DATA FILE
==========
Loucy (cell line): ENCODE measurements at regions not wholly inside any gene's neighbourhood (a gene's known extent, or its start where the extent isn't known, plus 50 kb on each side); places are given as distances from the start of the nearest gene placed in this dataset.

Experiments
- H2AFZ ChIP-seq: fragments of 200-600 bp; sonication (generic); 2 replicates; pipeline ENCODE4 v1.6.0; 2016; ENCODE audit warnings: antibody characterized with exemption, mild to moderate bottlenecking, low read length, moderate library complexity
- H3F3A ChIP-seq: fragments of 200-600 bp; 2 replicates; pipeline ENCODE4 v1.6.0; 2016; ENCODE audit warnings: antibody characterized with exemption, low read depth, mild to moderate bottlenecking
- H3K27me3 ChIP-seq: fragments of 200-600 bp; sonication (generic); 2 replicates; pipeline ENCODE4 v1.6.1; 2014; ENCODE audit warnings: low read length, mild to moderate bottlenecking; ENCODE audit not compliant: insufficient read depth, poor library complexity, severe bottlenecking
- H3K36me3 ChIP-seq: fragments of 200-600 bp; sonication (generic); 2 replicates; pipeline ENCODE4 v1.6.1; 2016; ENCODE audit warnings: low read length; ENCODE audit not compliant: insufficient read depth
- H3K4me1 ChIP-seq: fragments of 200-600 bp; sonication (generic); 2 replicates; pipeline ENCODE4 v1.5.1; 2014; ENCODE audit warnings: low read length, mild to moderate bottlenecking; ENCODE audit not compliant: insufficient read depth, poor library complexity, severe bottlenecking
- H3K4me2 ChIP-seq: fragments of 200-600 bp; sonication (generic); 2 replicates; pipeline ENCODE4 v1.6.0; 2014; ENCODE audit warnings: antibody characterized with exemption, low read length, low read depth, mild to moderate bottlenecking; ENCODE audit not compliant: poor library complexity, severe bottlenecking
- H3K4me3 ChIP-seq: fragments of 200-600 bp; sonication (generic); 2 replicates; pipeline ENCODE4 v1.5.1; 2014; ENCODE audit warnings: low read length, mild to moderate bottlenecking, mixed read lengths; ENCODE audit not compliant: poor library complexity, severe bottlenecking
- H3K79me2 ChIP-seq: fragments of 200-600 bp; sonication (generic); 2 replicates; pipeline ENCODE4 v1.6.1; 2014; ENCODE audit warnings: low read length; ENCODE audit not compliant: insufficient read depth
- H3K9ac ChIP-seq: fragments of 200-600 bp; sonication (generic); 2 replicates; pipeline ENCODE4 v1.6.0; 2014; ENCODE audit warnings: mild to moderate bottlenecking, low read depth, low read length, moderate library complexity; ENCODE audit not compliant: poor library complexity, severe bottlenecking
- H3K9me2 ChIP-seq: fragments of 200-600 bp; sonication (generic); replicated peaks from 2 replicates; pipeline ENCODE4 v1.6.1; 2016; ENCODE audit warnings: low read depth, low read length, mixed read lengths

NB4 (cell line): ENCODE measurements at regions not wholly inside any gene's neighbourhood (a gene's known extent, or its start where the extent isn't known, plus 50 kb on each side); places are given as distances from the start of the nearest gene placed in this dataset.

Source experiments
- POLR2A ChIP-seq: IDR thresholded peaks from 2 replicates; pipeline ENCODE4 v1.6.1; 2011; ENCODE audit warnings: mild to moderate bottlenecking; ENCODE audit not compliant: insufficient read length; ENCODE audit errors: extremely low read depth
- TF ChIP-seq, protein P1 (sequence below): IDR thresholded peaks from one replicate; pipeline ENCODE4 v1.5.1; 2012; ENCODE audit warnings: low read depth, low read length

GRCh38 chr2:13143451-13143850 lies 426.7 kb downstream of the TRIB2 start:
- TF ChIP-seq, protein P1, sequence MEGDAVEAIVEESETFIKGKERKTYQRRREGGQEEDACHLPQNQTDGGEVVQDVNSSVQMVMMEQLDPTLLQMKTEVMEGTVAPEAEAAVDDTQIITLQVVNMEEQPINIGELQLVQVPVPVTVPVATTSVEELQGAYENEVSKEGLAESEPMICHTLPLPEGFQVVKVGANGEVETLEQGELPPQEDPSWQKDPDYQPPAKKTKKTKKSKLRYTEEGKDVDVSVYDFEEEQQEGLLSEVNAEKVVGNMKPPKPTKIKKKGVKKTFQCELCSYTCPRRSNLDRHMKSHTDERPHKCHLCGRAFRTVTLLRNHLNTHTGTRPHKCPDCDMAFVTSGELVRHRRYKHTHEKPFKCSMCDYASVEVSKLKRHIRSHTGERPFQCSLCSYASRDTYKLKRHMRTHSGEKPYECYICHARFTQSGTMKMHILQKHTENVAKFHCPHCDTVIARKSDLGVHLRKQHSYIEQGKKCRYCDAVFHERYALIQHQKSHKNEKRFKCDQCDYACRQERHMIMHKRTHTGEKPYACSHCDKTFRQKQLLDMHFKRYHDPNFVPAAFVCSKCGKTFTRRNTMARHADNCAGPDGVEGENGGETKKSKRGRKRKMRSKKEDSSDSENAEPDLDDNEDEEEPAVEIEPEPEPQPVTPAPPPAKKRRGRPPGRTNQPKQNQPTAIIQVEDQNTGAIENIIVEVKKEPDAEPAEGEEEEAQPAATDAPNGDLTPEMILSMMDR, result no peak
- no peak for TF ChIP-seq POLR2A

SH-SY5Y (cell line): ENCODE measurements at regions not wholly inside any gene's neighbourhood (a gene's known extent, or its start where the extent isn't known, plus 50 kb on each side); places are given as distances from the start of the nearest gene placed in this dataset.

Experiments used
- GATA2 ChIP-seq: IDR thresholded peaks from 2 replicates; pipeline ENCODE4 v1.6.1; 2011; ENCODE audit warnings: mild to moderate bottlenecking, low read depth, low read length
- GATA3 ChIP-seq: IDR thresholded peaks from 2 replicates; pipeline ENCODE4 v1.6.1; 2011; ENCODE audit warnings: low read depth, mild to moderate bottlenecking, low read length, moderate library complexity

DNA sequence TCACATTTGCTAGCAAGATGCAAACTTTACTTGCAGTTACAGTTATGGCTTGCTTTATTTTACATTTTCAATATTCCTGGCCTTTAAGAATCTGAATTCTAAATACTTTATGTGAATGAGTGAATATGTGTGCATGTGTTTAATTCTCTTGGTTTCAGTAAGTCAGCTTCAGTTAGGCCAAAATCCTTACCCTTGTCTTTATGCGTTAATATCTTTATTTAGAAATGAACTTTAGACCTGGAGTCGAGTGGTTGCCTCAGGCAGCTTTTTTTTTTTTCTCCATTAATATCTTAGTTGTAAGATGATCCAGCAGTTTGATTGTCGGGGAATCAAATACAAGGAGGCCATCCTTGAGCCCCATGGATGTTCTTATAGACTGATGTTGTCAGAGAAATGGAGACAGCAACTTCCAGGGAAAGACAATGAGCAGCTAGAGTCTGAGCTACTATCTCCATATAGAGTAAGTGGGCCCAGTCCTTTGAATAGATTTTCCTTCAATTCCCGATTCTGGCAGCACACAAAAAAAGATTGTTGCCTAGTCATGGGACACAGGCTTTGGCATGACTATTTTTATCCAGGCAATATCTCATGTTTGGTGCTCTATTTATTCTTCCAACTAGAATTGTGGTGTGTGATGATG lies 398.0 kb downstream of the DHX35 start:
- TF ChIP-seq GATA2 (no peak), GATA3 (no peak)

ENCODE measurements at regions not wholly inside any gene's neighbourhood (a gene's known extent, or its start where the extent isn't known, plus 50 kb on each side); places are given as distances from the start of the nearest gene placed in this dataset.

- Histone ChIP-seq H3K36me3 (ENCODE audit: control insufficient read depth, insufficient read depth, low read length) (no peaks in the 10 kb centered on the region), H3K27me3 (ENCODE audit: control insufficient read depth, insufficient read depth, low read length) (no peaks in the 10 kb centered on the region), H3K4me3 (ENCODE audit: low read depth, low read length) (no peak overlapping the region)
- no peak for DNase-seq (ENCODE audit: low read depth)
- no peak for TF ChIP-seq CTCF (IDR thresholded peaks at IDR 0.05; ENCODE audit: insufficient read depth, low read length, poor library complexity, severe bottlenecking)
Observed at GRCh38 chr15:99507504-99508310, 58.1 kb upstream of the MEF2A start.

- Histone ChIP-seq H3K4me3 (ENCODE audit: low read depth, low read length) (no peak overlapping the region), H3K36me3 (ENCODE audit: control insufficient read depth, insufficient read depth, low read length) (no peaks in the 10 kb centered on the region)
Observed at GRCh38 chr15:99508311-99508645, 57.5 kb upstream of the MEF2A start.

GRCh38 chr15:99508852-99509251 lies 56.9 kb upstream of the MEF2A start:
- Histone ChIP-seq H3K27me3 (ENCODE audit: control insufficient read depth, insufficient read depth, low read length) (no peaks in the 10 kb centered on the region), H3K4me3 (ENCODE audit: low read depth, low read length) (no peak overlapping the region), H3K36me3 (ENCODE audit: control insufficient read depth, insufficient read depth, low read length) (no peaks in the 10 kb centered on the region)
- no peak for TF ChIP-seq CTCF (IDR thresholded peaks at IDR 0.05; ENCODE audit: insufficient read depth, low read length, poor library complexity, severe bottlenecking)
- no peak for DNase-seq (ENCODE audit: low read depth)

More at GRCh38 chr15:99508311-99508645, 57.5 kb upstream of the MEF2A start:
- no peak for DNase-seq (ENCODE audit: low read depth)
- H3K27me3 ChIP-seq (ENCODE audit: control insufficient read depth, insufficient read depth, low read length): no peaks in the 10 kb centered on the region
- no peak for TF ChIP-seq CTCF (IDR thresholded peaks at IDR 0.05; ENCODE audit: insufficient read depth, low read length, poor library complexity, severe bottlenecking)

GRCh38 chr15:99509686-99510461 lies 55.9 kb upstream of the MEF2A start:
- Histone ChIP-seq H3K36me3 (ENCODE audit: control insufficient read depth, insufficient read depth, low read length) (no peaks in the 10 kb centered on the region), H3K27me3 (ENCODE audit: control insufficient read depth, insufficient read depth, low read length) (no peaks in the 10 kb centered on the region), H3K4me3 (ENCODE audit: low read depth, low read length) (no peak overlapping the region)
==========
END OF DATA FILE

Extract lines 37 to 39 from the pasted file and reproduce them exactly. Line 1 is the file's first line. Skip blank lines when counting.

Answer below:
More at GRCh38 chr15:99508311-99508645, 57.5 kb upstream of the MEF2A start:
- no peak for DNase-seq (ENCODE audit: low read depth)
- H3K27me3 ChIP-seq (ENCODE audit: control insufficient read depth, insufficient read depth, low read length): no peaks in the 10 kb centered on the region